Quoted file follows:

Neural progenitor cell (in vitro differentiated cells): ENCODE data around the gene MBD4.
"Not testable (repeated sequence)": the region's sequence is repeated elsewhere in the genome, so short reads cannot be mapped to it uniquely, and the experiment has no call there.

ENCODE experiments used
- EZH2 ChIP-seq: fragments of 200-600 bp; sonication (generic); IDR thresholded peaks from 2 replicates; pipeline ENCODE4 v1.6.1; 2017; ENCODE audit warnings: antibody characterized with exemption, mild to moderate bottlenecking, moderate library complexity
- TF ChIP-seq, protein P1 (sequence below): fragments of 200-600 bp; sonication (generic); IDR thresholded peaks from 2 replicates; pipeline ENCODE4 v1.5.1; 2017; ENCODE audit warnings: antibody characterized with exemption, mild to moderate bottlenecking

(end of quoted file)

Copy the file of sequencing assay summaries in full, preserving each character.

Neural progenitor cell (in vitro differentiated cells): ENCODE data around the gene MBD4.
"Not testable (repeated sequence)": the region's sequence is repeated elsewhere in the genome, so short reads cannot be mapped to it uniquely, and the experiment has no call there.

ENCODE experiments used
- EZH2 ChIP-seq: fragments of 200-600 bp; sonication (generic); IDR thresholded peaks from 2 replicates; pipeline ENCODE4 v1.6.1; 2017; ENCODE audit warnings: antibody characterized with exemption, mild to moderate bottlenecking, moderate library complexity
- TF ChIP-seq, protein P1 (sequence below): fragments of 200-600 bp; sonication (generic); IDR thresholded peaks from 2 replicates; pipeline ENCODE4 v1.5.1; 2017; ENCODE audit warnings: antibody characterized with exemption, mild to moderate bottlenecking